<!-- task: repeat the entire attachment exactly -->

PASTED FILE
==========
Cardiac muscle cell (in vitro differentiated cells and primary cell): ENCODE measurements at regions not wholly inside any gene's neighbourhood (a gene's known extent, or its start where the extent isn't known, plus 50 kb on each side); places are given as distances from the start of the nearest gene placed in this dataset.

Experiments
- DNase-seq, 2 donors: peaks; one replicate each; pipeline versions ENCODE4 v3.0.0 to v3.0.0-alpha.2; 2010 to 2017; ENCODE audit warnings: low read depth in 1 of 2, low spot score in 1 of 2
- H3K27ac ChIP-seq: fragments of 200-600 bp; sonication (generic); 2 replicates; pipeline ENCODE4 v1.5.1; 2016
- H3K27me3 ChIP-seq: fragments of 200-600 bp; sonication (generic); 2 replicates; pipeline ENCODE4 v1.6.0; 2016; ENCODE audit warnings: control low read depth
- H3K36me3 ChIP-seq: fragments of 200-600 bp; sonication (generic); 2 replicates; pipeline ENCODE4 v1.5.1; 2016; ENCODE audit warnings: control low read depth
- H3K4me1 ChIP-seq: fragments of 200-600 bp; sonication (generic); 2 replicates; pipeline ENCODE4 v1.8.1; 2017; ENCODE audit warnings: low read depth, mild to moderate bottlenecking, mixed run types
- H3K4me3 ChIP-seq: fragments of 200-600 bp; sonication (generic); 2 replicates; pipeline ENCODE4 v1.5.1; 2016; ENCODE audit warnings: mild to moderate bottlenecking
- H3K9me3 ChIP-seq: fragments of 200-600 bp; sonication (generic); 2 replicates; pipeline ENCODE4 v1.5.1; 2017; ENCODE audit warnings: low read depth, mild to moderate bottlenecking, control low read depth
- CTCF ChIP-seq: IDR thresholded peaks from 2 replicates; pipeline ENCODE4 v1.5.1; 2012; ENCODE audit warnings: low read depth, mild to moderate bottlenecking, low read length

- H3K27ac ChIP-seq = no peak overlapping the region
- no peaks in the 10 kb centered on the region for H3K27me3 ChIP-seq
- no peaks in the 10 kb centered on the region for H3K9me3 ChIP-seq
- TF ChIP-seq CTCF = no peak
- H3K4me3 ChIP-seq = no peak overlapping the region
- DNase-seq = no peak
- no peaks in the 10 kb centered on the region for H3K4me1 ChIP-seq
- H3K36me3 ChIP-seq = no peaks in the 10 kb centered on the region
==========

Cardiac muscle cell (in vitro differentiated cells and primary cell): ENCODE measurements at regions not wholly inside any gene's neighbourhood (a gene's known extent, or its start where the extent isn't known, plus 50 kb on each side); places are given as distances from the start of the nearest gene placed in this dataset.

Experiments
- DNase-seq, 2 donors: peaks; one replicate each; pipeline versions ENCODE4 v3.0.0 to v3.0.0-alpha.2; 2010 to 2017; ENCODE audit warnings: low read depth in 1 of 2, low spot score in 1 of 2
- H3K27ac ChIP-seq: fragments of 200-600 bp; sonication (generic); 2 replicates; pipeline ENCODE4 v1.5.1; 2016
- H3K27me3 ChIP-seq: fragments of 200-600 bp; sonication (generic); 2 replicates; pipeline ENCODE4 v1.6.0; 2016; ENCODE audit warnings: control low read depth
- H3K36me3 ChIP-seq: fragments of 200-600 bp; sonication (generic); 2 replicates; pipeline ENCODE4 v1.5.1; 2016; ENCODE audit warnings: control low read depth
- H3K4me1 ChIP-seq: fragments of 200-600 bp; sonication (generic); 2 replicates; pipeline ENCODE4 v1.8.1; 2017; ENCODE audit warnings: low read depth, mild to moderate bottlenecking, mixed run types
- H3K4me3 ChIP-seq: fragments of 200-600 bp; sonication (generic); 2 replicates; pipeline ENCODE4 v1.5.1; 2016; ENCODE audit warnings: mild to moderate bottlenecking
- H3K9me3 ChIP-seq: fragments of 200-600 bp; sonication (generic); 2 replicates; pipeline ENCODE4 v1.5.1; 2017; ENCODE audit warnings: low read depth, mild to moderate bottlenecking, control low read depth
- CTCF ChIP-seq: IDR thresholded peaks from 2 replicates; pipeline ENCODE4 v1.5.1; 2012; ENCODE audit warnings: low read depth, mild to moderate bottlenecking, low read length

- H3K27ac ChIP-seq = no peak overlapping the region
- no peaks in the 10 kb centered on the region for H3K27me3 ChIP-seq
- no peaks in the 10 kb centered on the region for H3K9me3 ChIP-seq
- TF ChIP-seq CTCF = no peak
- H3K4me3 ChIP-seq = no peak overlapping the region
- DNase-seq = no peak
- no peaks in the 10 kb centered on the region for H3K4me1 ChIP-seq
- H3K36me3 ChIP-seq = no peaks in the 10 kb centered on the region